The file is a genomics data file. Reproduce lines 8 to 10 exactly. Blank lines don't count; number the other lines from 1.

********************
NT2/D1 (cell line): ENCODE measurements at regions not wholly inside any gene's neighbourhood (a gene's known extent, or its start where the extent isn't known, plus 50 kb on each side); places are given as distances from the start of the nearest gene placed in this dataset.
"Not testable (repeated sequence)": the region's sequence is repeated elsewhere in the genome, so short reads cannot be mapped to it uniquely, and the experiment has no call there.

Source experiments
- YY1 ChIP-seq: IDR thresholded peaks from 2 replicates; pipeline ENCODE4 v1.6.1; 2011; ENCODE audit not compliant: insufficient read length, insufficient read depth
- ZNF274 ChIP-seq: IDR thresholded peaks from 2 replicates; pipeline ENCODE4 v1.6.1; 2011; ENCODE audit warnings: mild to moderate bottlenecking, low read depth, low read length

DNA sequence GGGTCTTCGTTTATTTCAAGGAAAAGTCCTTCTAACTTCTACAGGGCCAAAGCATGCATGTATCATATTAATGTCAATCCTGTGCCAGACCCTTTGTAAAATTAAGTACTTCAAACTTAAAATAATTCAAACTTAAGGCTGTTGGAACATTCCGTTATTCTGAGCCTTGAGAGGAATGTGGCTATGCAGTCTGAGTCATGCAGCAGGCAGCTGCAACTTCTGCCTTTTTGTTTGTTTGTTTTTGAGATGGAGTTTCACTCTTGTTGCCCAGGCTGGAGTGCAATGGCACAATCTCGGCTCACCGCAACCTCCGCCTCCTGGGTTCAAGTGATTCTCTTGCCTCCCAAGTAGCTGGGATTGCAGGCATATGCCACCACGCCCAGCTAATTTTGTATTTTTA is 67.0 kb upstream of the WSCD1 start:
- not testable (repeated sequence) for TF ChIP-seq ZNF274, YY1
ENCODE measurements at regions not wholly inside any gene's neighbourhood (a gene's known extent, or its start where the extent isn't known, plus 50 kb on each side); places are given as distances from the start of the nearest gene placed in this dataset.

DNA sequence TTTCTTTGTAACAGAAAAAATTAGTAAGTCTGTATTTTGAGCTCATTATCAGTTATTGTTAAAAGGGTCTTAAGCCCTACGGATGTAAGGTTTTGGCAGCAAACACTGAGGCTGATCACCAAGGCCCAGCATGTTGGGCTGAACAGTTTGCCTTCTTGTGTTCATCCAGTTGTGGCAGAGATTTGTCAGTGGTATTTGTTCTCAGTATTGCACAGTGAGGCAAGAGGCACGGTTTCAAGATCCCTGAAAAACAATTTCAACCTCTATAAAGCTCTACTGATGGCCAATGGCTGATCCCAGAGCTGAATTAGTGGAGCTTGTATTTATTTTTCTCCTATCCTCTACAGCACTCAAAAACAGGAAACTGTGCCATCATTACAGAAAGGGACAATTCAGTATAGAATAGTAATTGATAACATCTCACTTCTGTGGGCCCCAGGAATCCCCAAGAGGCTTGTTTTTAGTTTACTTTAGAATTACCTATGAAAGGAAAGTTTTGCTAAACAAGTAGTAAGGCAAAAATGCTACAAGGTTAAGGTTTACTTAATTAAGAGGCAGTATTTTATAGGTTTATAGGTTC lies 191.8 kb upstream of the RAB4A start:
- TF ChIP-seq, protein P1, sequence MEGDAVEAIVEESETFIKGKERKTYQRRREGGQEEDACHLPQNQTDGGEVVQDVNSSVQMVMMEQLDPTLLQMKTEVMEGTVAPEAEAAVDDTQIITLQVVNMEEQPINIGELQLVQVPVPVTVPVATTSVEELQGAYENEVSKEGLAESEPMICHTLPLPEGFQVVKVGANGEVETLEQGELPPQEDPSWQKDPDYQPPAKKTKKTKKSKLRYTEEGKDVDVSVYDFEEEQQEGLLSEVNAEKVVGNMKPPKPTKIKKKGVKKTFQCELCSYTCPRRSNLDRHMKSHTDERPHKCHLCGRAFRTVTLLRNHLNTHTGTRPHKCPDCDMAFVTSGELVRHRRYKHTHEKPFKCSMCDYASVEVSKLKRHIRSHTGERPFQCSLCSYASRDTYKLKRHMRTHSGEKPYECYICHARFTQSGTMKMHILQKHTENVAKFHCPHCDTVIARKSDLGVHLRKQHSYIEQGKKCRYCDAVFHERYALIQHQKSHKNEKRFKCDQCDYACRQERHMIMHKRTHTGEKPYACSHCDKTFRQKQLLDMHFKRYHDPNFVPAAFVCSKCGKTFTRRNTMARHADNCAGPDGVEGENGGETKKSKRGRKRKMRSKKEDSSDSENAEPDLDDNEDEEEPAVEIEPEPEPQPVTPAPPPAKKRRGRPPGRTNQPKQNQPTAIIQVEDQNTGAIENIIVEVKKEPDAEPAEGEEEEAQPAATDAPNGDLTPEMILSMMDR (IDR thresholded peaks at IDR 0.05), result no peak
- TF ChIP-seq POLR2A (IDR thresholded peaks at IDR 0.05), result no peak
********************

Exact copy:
ENCODE measurements at regions not wholly inside any gene's neighbourhood (a gene's known extent, or its start where the extent isn't known, plus 50 kb on each side); places are given as distances from the start of the nearest gene placed in this dataset.

DNA sequence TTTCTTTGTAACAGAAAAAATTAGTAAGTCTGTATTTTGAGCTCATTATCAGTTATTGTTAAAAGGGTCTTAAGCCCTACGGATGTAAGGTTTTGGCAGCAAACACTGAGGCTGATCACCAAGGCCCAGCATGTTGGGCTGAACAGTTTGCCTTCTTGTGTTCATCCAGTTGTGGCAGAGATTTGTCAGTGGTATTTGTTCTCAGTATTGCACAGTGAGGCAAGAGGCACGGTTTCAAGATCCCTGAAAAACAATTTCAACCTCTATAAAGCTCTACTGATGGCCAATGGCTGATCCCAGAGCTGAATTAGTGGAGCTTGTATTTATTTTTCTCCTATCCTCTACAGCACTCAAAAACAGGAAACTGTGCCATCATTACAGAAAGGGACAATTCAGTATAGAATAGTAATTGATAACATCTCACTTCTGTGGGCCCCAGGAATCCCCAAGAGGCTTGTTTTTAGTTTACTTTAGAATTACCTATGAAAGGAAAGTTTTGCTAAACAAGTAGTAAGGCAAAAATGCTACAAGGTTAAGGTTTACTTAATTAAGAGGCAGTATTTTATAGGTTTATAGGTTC lies 191.8 kb upstream of the RAB4A start:
- TF ChIP-seq, protein P1, sequence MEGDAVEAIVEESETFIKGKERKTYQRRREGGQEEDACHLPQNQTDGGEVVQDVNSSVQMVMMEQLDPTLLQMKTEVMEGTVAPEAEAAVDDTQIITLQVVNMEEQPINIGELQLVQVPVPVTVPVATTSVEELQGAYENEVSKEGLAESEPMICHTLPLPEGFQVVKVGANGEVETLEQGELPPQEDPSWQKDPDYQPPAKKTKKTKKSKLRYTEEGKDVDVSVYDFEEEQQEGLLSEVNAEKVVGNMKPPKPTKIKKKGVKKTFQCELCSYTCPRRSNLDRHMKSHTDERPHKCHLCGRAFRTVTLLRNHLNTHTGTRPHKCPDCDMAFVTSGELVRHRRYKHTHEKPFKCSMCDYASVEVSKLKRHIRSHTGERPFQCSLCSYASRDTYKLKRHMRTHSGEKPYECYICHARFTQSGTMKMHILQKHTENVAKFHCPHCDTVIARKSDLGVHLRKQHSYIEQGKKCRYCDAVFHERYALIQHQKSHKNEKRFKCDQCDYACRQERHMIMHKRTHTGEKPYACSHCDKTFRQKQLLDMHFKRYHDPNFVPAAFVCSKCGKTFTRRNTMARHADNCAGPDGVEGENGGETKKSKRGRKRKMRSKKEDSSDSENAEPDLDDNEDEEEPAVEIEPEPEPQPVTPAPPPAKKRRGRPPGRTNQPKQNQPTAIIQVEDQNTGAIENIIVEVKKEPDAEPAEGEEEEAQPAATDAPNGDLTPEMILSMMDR (IDR thresholded peaks at IDR 0.05), result no peak